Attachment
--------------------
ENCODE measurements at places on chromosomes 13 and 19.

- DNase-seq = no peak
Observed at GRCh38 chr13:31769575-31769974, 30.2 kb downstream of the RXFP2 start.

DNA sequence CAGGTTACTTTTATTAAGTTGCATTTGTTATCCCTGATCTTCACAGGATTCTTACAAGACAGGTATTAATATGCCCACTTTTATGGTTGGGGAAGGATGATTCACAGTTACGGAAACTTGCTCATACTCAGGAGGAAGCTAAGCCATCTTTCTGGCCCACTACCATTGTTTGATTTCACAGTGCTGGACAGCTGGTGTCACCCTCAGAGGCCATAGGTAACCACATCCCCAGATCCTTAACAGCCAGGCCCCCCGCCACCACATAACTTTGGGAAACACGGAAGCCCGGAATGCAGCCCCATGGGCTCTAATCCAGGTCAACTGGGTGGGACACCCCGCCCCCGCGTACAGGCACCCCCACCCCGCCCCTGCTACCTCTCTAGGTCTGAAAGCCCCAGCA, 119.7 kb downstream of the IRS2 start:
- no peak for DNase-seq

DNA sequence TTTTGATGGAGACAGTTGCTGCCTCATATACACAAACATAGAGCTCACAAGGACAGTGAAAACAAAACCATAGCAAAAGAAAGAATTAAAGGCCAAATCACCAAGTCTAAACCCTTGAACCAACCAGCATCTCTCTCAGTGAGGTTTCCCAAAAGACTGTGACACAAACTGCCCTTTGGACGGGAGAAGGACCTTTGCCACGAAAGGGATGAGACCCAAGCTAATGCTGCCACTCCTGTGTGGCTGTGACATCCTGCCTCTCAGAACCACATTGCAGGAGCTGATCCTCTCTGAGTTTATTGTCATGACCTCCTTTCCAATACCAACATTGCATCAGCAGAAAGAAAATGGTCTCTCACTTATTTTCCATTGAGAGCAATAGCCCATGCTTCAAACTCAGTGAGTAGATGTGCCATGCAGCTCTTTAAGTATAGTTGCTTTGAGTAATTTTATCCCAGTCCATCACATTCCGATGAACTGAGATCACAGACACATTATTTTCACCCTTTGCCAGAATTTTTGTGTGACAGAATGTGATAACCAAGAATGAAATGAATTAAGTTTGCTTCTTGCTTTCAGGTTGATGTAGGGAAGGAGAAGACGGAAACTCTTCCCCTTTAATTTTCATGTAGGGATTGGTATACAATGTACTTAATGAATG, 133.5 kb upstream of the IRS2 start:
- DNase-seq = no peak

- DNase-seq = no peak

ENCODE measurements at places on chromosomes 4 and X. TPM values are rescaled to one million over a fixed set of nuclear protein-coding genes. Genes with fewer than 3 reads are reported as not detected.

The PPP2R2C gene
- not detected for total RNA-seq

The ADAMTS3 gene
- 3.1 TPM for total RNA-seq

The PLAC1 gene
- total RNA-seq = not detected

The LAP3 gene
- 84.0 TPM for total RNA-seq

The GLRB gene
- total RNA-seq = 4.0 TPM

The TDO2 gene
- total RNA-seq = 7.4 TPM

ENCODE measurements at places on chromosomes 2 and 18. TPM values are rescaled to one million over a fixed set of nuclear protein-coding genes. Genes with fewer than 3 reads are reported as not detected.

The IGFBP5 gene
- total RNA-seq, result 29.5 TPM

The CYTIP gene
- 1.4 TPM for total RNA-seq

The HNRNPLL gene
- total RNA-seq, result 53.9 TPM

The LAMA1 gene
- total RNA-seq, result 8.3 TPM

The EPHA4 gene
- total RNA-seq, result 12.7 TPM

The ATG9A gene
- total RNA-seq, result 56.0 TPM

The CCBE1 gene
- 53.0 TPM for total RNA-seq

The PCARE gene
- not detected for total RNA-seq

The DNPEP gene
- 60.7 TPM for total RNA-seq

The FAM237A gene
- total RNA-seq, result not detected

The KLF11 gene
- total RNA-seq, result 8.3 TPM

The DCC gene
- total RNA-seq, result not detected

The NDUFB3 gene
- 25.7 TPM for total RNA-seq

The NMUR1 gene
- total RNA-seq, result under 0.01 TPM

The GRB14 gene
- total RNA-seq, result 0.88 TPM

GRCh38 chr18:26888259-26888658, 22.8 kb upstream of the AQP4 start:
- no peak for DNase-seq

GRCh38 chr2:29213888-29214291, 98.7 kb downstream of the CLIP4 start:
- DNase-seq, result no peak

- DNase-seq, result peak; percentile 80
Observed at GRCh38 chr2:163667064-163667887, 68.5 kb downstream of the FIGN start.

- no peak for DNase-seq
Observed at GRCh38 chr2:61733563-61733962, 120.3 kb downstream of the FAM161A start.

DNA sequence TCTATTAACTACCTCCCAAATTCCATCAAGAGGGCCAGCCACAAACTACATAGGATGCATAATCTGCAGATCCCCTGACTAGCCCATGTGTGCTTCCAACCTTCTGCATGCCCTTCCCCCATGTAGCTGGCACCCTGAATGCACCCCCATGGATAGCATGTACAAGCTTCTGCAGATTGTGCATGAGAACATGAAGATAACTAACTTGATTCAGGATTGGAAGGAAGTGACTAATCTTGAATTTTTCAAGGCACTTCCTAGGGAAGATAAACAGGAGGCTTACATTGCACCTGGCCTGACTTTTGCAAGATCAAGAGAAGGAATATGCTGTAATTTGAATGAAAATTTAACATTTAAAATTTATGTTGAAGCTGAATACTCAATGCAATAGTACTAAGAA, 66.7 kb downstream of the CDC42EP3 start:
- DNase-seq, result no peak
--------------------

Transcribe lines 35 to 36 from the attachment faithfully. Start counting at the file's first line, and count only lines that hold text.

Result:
The CCBE1 gene
- 53.0 TPM for total RNA-seq